It has been nearly a year since Scribd, a popular site where users can share documents and e-books, announced it was converting its content from the Flash format into HTML5. Today the company is making the last major step in that transition — it’s converting the more than 20 million Scribd documents that are embedded on other sites across the Web.
On one level, the format switch seems like a minor change, but it’s part of a larger debate about Adobe’s Flash technology and Flash’s place in an online world that’s increasingly dominated by mobile devices. While Android devices now support Flash, Apple famously refused to include similar support on its iPhone or iPad devices, and chief executive Steve Jobs even published an essay outlining what he saw as Flash’s shortcomings.
At Scribd, co-founder and chief technology officer Jared Friedman said the conversion to HTML5 was crucial for two reasons — to make Scribd documents readable on mobile devices, and to improve the reading experience generally. Friedman told me that that HTML5 has tripled the amount of time users spend on the site (which is even more impressive than the statistics he shared in the past).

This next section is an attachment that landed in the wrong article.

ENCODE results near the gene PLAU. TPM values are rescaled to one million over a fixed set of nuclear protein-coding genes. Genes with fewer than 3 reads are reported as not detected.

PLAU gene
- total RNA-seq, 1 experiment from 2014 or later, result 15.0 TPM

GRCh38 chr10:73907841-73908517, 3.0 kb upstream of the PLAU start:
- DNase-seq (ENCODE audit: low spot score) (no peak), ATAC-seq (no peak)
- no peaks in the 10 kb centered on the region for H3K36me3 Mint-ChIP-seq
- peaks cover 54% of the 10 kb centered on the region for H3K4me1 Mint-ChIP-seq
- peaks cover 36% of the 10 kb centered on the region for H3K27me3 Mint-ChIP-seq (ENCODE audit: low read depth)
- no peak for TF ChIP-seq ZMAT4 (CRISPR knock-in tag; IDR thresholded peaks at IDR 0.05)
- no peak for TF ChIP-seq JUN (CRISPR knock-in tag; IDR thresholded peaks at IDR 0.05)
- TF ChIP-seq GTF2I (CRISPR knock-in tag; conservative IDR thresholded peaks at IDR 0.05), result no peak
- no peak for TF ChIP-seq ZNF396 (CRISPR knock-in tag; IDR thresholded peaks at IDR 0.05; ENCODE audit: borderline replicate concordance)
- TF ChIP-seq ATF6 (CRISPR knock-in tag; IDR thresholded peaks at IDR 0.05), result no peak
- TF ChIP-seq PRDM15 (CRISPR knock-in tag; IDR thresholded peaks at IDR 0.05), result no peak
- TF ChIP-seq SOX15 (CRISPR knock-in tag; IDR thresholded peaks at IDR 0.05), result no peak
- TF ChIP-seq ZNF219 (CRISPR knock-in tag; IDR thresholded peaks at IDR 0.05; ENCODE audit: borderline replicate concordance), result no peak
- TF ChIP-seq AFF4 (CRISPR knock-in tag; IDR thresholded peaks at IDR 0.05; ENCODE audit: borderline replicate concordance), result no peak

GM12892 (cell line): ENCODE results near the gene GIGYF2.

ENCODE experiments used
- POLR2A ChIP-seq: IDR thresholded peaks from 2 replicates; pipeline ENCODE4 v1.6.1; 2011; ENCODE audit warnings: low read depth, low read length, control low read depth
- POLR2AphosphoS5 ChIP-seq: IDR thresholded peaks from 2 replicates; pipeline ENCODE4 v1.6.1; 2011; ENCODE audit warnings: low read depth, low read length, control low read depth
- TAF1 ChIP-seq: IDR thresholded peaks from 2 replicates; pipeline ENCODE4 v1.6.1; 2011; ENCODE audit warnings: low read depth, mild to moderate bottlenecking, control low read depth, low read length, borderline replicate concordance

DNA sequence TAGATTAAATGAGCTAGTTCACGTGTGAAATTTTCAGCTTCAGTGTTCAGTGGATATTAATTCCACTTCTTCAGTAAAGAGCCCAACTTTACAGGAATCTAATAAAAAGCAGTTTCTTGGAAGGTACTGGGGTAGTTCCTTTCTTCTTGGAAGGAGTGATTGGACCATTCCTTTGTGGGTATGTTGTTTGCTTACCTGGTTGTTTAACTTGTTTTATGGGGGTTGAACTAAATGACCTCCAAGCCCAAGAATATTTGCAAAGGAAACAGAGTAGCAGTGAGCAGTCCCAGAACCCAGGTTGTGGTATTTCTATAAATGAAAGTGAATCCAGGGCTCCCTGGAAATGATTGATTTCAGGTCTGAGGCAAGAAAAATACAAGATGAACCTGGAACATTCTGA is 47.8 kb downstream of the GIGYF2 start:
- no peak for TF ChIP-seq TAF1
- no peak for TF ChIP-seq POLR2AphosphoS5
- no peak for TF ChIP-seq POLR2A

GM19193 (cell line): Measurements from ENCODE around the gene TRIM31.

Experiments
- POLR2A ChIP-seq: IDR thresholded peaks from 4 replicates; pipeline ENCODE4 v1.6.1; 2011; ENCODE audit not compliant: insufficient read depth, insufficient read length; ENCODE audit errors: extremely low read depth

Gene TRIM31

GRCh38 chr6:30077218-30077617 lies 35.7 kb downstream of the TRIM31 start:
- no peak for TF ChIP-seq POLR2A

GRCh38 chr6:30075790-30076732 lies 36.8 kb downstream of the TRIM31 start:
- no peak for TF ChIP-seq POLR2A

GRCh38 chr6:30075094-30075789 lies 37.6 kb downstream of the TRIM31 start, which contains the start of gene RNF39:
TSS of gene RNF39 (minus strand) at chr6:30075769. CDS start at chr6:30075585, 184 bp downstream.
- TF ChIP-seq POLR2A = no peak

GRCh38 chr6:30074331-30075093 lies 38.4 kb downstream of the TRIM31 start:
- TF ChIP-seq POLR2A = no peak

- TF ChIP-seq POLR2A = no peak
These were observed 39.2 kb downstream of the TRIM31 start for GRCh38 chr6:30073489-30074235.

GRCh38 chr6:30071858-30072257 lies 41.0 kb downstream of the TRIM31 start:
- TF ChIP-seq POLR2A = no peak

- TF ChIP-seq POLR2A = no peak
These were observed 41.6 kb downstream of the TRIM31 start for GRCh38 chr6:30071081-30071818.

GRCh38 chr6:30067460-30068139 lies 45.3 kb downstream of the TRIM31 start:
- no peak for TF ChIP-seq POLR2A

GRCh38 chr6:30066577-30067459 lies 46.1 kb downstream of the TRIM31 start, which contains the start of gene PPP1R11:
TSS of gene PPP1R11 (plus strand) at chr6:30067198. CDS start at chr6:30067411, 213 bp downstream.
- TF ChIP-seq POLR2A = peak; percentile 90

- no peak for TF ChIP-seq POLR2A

Until now, however, Scribd still used Flash when its documents were embedded on other sites. (For example when VentureBeat wants to share a document with our readers, we usually upload it to Scribd and embed it in a post.) Starting today, all new embeds will switch to HTML5, and next week even old embeds will change too. Friedman said this is the first time a company switching from Flash to HTML5 has included previously embedded documents in the transition.
This move has been long-awaited by the San Francisco company’s partners, he added — many publishers using Scribd have been asking for the change, Friedman said, and others have said that they’ll sign up once the transition happens. So if I embed a Scribd document in a post, from now on that document will be readable on a smartphone too.
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